To my great disappointment I’ve turned out to be a crotchety old fart. As a young man, I regarded older people who ended up with a poor attitude later in life as something I never wanted to become.
Still, here I am.
I’ve had to put on glasses just to be able to sit here and see well enough to write, and even though I’m in a state-of-the-art Herman Miller Aeron chair, my back hurts, my knees hurt and one of my fingers does not always respond to my commands.
How did this happen?
I’m crotchety in part because I have to go out next week and do a flight review, which, short of getting another rating, is something we all have to do every couple of years—which is why we used to call it a biennial flight review—but now don’t, even though we still do it every two years. To me that name change sounds pretty silly, but I’m sure it’s for good reasons I don’t understand.
This year I’m being particularly fussy about having to go do it. I mean, it feels like I’ve had to do this so many times that it qualifies as cruel and unusual punishment. I know, I know; it’s important that we all be able to keep our skills honed… but it’s such a pain the derrière.
Yes, I can still make turns without gaining or losing much altitude, I understand the rules of the road concerning Class Bravo airspace (though I thought the term TCA was perfectly fine), and the last instructor I flew with suggested I get a preflight briefing online instead of on the telephone, where I was perfectly happy talking to a real live human being.
Like it or not, the day is coming when I won’t be able to pass muster. Maybe a decline in my motor skills, cognitive skills, maybe a failed medical—or all of the above. None of us get to fly forever.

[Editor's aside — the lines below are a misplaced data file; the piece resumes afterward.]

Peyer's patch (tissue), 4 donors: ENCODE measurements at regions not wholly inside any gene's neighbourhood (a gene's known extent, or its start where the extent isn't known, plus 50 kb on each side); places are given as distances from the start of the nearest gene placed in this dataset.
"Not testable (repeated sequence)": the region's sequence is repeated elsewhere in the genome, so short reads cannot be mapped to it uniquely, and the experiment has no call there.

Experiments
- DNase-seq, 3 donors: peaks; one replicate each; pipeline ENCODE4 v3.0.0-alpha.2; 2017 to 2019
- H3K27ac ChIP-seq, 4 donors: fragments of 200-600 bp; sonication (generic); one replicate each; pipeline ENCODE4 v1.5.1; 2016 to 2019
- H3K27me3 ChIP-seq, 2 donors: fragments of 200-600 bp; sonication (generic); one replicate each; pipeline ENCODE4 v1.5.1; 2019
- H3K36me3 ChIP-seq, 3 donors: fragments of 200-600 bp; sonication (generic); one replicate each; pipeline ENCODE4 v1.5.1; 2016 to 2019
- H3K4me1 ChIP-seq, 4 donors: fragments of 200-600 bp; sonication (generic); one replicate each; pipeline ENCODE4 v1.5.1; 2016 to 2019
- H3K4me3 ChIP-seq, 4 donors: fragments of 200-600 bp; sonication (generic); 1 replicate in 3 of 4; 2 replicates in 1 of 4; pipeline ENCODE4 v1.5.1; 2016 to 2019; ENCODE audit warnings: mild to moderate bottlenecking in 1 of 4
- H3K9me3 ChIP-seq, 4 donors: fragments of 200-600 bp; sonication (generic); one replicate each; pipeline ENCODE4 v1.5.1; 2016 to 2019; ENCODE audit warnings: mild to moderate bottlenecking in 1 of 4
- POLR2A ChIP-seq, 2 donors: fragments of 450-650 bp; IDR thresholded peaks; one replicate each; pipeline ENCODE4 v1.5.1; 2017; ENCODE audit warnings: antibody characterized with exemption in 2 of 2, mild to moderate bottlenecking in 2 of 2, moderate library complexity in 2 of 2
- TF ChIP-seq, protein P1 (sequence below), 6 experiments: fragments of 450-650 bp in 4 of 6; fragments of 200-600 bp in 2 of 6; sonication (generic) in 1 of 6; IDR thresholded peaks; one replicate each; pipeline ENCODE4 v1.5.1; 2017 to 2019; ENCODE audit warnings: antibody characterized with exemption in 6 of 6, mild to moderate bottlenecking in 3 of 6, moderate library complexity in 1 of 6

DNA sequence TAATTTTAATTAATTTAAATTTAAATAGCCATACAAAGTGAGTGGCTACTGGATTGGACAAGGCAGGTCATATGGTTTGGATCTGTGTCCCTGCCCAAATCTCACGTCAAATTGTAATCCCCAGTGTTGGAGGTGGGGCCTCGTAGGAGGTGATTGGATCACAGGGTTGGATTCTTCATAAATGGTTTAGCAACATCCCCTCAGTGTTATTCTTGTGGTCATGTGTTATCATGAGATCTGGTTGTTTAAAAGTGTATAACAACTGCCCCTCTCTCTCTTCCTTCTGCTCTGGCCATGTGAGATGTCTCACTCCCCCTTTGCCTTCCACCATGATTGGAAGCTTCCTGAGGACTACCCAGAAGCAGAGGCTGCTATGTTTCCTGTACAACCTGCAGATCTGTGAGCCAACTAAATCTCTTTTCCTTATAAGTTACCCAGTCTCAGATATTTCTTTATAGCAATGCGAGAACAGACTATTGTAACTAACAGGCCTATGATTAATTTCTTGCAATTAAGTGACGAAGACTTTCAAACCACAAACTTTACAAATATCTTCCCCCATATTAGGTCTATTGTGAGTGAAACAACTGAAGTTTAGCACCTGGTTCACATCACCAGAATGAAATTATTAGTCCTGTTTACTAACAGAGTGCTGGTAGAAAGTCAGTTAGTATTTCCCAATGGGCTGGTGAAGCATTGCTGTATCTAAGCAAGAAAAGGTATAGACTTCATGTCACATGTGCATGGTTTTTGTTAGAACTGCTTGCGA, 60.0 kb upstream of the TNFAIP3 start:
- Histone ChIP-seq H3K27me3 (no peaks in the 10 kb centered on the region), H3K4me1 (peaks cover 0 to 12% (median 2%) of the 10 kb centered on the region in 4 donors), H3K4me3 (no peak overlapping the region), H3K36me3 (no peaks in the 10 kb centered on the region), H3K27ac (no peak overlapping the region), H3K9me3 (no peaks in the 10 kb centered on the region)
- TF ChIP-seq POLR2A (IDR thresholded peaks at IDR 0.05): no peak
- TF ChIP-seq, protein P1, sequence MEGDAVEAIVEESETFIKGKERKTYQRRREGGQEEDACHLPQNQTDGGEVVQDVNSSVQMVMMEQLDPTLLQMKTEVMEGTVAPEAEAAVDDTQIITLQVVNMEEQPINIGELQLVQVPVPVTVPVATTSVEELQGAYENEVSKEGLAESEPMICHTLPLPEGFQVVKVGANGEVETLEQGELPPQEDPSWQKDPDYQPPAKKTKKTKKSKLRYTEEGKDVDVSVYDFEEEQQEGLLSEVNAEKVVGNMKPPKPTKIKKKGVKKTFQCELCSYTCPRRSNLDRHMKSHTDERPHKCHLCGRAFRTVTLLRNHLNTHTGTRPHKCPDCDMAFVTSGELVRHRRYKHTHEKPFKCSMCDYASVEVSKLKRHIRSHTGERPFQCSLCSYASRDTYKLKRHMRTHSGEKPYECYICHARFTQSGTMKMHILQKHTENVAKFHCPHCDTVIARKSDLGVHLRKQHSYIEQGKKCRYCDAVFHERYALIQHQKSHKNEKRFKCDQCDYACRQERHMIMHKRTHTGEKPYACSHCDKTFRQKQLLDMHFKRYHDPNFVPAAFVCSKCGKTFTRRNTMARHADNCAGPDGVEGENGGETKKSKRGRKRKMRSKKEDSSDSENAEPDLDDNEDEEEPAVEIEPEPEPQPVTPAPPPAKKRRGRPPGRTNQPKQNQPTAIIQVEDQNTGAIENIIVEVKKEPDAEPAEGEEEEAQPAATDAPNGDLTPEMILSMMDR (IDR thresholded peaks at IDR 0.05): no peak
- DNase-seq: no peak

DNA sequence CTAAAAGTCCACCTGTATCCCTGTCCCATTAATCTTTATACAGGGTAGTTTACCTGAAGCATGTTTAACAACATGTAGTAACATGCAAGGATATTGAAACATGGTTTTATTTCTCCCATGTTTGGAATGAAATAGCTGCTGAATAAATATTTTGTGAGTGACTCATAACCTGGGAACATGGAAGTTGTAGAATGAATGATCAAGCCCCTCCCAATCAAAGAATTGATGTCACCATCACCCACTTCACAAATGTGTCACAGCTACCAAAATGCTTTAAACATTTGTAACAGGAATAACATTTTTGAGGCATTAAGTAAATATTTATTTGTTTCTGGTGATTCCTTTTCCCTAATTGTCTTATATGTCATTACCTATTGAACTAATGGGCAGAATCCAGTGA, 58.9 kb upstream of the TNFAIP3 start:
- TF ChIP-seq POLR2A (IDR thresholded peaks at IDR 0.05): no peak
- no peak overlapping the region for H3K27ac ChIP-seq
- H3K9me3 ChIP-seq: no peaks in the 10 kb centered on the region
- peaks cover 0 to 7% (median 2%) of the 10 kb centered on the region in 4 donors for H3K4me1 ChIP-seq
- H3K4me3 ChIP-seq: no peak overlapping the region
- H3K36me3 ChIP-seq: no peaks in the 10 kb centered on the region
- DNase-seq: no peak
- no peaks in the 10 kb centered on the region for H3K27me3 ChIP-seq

But when I try and stop being a crotchety old man and look back over all the years I’ve gotten to fly airplanes back and forth across the hemisphere, I can’t help but get this huge smile across my face. Man, have I been a lucky guy.
And I really, really mean that. Flying has made more of an impact than virtually anything else in my life. I have crystal clear memories of being in the air at first light, the sun flashing back at me from the silver flying wires of a Stearman…
Or how about those IFR flights where your clearance puts you just inches above the undercast and you’re zinging along at what looks like a billion miles an hour, just skipping along over the cloud tops at sunset?
In the old days, before the flood of airspace restrictions above the Grand Canyon, I hear tell that pilots used to just drop way down below the rim—way down below the rim—and fly the twists and turns of the Colorado River with the throttle shoved to the firewall.
Of course, I never did that. But this example serves to remind us just how lucky we all are, how wonderful the privilege of flying is, and how we get to do things mere mortals only dream of.
Not only did flying change my life, it made my life. In many ways I’ve gotten to be an aviation version of Charles Kuralt, the CBS journalist who crisscrossed the country in his motor home in the 1960s and ‘70s, stopping to report wonderful little vignettes of Americana. (Better yet, he got to do it on somebody else’s dime!)